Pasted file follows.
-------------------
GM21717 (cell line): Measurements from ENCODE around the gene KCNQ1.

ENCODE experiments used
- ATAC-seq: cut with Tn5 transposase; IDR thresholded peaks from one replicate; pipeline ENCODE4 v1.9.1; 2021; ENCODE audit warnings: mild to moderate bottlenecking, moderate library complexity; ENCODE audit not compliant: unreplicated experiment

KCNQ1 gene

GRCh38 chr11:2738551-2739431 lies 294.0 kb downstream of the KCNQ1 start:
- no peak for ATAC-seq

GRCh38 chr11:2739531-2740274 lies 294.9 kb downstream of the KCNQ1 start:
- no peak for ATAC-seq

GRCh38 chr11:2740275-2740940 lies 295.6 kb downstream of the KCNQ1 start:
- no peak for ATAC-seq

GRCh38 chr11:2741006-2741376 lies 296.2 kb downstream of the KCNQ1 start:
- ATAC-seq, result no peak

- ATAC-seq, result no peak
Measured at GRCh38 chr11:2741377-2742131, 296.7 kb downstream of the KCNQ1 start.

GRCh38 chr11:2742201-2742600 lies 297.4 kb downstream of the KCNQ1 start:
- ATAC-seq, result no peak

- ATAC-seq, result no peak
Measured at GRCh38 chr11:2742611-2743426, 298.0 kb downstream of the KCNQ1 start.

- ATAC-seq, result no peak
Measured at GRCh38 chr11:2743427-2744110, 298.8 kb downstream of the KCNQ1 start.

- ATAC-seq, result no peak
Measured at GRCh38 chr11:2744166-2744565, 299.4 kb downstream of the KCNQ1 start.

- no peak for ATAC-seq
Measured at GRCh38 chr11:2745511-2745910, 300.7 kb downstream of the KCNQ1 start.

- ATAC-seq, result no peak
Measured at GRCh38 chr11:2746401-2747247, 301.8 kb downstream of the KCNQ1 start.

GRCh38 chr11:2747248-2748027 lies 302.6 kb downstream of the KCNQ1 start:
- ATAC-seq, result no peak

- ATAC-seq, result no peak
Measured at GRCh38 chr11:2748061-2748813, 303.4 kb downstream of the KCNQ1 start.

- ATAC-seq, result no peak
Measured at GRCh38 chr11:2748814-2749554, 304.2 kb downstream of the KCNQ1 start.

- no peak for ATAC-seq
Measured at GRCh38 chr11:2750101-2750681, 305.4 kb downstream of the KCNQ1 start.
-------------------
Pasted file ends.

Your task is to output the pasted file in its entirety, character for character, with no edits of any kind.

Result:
GM21717 (cell line): Measurements from ENCODE around the gene KCNQ1.

ENCODE experiments used
- ATAC-seq: cut with Tn5 transposase; IDR thresholded peaks from one replicate; pipeline ENCODE4 v1.9.1; 2021; ENCODE audit warnings: mild to moderate bottlenecking, moderate library complexity; ENCODE audit not compliant: unreplicated experiment

KCNQ1 gene

GRCh38 chr11:2738551-2739431 lies 294.0 kb downstream of the KCNQ1 start:
- no peak for ATAC-seq

GRCh38 chr11:2739531-2740274 lies 294.9 kb downstream of the KCNQ1 start:
- no peak for ATAC-seq

GRCh38 chr11:2740275-2740940 lies 295.6 kb downstream of the KCNQ1 start:
- no peak for ATAC-seq

GRCh38 chr11:2741006-2741376 lies 296.2 kb downstream of the KCNQ1 start:
- ATAC-seq, result no peak

- ATAC-seq, result no peak
Measured at GRCh38 chr11:2741377-2742131, 296.7 kb downstream of the KCNQ1 start.

GRCh38 chr11:2742201-2742600 lies 297.4 kb downstream of the KCNQ1 start:
- ATAC-seq, result no peak

- ATAC-seq, result no peak
Measured at GRCh38 chr11:2742611-2743426, 298.0 kb downstream of the KCNQ1 start.

- ATAC-seq, result no peak
Measured at GRCh38 chr11:2743427-2744110, 298.8 kb downstream of the KCNQ1 start.

- ATAC-seq, result no peak
Measured at GRCh38 chr11:2744166-2744565, 299.4 kb downstream of the KCNQ1 start.

- no peak for ATAC-seq
Measured at GRCh38 chr11:2745511-2745910, 300.7 kb downstream of the KCNQ1 start.

- ATAC-seq, result no peak
Measured at GRCh38 chr11:2746401-2747247, 301.8 kb downstream of the KCNQ1 start.

GRCh38 chr11:2747248-2748027 lies 302.6 kb downstream of the KCNQ1 start:
- ATAC-seq, result no peak

- ATAC-seq, result no peak
Measured at GRCh38 chr11:2748061-2748813, 303.4 kb downstream of the KCNQ1 start.

- ATAC-seq, result no peak
Measured at GRCh38 chr11:2748814-2749554, 304.2 kb downstream of the KCNQ1 start.

- no peak for ATAC-seq
Measured at GRCh38 chr11:2750101-2750681, 305.4 kb downstream of the KCNQ1 start.